AICPA CAQ has concerns about accounting sections of 'bailout bill'

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02 Oct 2008

The United States Senate has passed (vote 74 to 25) a version of the so-called 'Financial Institutions Bailout Bill'.

The House of Representatives (which previously rejected a version of the bill) will consider a similar bill tomorrow. In our News Story of 29 September 2008, we identified two sections of the House's draft bill that relate to fair value measurement issues:
  • Sec. 132. Authority to suspend mark-to-market accounting
  • Sec. 133. Study on mark-to-market accounting
Those two sections remain in the version of the bill that the Senate voted on yesterday. On 30 September 2008, the Center for Audit Quality (CAQ) of the American Institute of CPAs (AICPA) sent a Letter to All Members of Congress (PDF 61k) stating that 'proposals advocating suspension of mark-to-market (or fair value) accounting are not in the best interest of investors or the capital markets and should be rejected'. The letter states:

The principles of mark-to-market accounting are rooted in the fundamental virtue of transparency and are central to informed market decisions and efficient allocation of capital. In our view, investor confidence would be undermined by efforts designed to mask the actual value of financial assets at a given point in time.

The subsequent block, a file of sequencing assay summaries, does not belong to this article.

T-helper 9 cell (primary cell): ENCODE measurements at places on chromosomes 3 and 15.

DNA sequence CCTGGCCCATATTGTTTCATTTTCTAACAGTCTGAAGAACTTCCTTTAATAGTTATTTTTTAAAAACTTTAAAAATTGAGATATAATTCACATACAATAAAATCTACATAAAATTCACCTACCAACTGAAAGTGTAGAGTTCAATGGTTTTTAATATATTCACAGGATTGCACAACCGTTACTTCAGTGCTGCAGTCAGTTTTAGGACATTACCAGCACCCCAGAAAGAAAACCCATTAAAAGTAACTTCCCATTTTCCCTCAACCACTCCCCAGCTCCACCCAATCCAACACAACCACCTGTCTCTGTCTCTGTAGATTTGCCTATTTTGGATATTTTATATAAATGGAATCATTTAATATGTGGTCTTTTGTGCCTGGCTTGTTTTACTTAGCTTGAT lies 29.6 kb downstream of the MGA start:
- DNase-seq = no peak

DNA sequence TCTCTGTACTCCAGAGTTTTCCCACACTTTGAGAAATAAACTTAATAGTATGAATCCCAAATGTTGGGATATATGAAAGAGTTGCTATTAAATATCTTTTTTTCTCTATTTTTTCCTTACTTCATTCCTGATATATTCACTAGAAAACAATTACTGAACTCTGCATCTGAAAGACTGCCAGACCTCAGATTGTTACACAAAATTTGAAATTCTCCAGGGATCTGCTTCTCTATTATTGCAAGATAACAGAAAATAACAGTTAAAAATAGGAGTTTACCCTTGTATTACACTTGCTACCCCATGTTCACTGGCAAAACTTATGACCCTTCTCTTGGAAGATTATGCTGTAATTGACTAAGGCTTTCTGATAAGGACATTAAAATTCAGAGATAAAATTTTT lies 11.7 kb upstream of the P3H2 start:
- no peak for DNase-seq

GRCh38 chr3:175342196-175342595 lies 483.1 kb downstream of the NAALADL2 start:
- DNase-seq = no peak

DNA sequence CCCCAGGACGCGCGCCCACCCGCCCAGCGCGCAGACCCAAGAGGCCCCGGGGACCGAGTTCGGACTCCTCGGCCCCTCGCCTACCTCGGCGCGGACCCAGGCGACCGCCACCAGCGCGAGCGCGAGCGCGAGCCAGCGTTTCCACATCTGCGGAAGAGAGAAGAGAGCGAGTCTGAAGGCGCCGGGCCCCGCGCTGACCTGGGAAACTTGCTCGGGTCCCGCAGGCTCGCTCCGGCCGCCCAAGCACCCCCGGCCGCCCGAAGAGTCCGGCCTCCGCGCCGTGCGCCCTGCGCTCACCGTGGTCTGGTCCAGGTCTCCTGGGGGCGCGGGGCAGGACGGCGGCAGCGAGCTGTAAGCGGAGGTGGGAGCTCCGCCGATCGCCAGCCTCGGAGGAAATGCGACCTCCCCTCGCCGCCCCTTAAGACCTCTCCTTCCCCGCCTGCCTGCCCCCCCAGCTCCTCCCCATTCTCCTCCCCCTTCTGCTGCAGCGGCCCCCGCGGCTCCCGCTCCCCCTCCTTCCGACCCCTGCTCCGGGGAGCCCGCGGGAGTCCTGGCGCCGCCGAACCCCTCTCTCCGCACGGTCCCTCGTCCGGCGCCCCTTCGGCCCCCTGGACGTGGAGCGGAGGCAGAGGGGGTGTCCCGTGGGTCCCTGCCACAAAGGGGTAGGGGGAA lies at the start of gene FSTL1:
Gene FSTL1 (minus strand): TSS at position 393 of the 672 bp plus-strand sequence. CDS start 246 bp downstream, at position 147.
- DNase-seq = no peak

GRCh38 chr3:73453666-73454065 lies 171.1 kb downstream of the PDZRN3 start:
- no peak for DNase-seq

It is important to underscore that mark-to-market accounting has contributed positively to revelations about the severity of the economic crisis facing our country's credit markets and certain institutions, but it did not create the economic crisis.

Recently, some have suggested that the Securities and Exchange Commission or the Financial Accounting Standards Board should suspend the application of mark-to-market or fair value accounting or somehow impose a moratorium on mark-to-market requirements for certain financial institutions when preparing financial statements to be used by investors.

Although determining fair values for financial instruments in an illiquid market can be challenging, the best estimate of the prices that would be received for such instruments in orderly transactions occurring at the measurement date remains the most relevant information for investors and policymakers. To lessen the uncertainties about the value of these securities, it is critical that investors continue to have the insight provided by the application of mark-to-market accounting principles.

Views similar to the CAQ's were expressed publicly by the CFA Institute and the Council of Institutional Investors.
Click to view the 'Financial Institutions Bailout Bill' (PDF 596k).


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